A selection from the series RING HOARD

High fever, hallucinogens, and penny-plain imagination can all reveal the demonic visages and intricate patterns that seem to lurk just beyond everyday reality, grinning and gurning at us from behind the one-way mirror of our perception.  Our minds make faces where there are none, and delight in complex, repetitive, interlocking patterns.  These are the universals of folk art and decorative culture.

I have always felt ambivalent about the appropriation of "tradition" by suburban folk.  Like any suburban adolescent since the 1950s, I learned to swim in the deep post-modern waters of inauthenticity.  But is it really any less authentic for a British teenager to sing about Route 66 in an accent borrowed from Muddy Waters (via Mick Jagger) than about Ratcliffe Highway in an accent borrowed from Bob Copper (via Martin Carthy)?  Advocates of “authenticity” tend to be reactionary.  The appeal of natural materials, the fit and finish of the hand-made, these all invoke a way of life pre-dating the industrial "mass" culture that released most of us from relentless toil into suburban comfort (released us, too, from the oppressive "idiocy of rural life").

And yet, obviously, even the inhabitants of wired suburbia have ancestors. Local cultures persist, despite globalisation.  The obliteration of minority languages is surely as tragic as the extinction of animal species.  The idea that certain cultural traits and combinations "belong" to certain peoples is a powerful one, but at the same time a dangerous one; the attraction of the “authentic” needs to be balanced by an awareness that we are formed by our social and economic lives far more than by our biology.  Otherwise, that way nationalism and racism lie.

All this to explain a simple fact: in an idle moment in 2004 I began to take my images of the natural world and the landscape and run them through a series of digital manipulations and symmetrical repetitions, rendered into a variety of shapes.  I found circles and hollow "rings" were the most satisfying of these.  Invariably, I found a kind of pagan, decorative imagery emerging, replete with grotesque inversions, couplings and transformations (the smiling faces that became demonic backsides), and exciting colour patterns.  Many cultural boxes were ticked -- Saxon jewellery, Tibetan mandalas, North American medicine wheels, African baskets, Mayan calendars, etc.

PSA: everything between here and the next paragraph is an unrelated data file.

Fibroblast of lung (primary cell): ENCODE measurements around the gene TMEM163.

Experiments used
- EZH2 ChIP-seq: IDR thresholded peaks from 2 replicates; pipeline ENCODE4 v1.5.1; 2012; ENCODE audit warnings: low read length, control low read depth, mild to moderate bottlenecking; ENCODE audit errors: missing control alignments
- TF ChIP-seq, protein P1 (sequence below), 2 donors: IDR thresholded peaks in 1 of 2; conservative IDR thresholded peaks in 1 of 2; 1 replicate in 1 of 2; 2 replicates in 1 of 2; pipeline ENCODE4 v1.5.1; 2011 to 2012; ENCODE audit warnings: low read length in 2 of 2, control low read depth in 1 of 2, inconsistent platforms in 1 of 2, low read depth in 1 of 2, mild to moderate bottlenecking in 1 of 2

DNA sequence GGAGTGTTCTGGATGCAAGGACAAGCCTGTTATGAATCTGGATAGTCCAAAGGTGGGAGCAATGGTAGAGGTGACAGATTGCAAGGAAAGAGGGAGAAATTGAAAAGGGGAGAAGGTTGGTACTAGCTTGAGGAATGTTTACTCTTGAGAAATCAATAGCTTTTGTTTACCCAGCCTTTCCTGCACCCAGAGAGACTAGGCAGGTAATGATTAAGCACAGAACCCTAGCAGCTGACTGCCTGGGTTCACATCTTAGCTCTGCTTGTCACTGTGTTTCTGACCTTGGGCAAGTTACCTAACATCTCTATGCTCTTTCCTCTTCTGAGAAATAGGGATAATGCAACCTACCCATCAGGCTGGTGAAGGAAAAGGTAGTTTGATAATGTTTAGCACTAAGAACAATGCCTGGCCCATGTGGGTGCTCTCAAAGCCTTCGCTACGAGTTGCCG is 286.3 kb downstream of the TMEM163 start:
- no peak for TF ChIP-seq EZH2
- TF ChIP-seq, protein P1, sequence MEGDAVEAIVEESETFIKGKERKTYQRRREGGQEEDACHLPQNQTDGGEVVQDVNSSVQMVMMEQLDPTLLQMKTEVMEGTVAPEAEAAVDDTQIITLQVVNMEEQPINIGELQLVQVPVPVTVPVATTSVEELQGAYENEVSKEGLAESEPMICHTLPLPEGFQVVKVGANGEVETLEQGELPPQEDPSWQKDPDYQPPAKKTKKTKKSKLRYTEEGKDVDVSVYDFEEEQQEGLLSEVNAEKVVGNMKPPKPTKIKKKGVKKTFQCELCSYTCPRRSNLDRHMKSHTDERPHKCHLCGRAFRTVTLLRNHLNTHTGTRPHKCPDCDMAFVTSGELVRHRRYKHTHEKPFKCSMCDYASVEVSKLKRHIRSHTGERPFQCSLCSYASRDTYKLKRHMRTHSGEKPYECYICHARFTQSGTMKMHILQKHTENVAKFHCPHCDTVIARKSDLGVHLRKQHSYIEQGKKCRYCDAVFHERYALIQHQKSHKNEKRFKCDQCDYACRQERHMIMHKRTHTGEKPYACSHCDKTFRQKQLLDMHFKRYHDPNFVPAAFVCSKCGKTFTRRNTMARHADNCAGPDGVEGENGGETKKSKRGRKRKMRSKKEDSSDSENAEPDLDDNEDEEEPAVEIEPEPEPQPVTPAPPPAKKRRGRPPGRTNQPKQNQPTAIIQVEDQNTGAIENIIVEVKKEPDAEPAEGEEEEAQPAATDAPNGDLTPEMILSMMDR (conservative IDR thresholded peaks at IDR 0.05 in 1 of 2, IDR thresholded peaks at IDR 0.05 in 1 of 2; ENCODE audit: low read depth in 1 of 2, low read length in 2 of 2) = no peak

A narrative started to tell itself around these objects.  I amused myself by imagining and elaborating the discovery of a hoard of magical, impossible objects by a detectorist, the back-stories of how they got there, and their subsequent conservation, analysis and display.  Some rings were clearly artefacts manufactured by ordinary, if highly-skilled, craftsmen, wrought from recognisable materials, worked with familiar techniques, and used and well-worn over long reaches of time. Many are now in need of conservation and care, but some are as indestructible as a steel hubcap.

Others would seem to be the work of magicians, conjuring impossible, other-worldly things.  For example, a torus of bright, mobile water in which two miniature trout swim, eternally.  There's one cabinet in the museum that won't need hydration, at least; just a supply of fruit-flies, to encourage the trout to leap periodically into space and fall back into their watery domain, to the delight of younger visitors.

In another case, a ring contains a roiling furnace of crystalline, cold fire, full of shape-shifting faces and figures:

   In what distant deeps or skies
   Burnt the fire of thine eyes?
   On what wings dare he aspire?
   What the hand dare seize the fire?

To paraphrase Ted Hughes' Crow, "Mine, evidently".  [Cue maniacal laugh...]

One day there will be a book, but I’ve been playing around with these for a decade, and feel no need, yet, to stop.

Mike Chisholm 2014